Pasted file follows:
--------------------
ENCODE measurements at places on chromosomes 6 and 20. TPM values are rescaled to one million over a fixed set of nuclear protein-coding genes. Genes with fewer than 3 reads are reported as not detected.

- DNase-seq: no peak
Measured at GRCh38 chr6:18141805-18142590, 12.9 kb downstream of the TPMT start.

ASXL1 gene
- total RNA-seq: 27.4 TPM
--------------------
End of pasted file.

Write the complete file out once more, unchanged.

ENCODE measurements at places on chromosomes 6 and 20. TPM values are rescaled to one million over a fixed set of nuclear protein-coding genes. Genes with fewer than 3 reads are reported as not detected.

- DNase-seq: no peak
Measured at GRCh38 chr6:18141805-18142590, 12.9 kb downstream of the TPMT start.

ASXL1 gene
- total RNA-seq: 27.4 TPM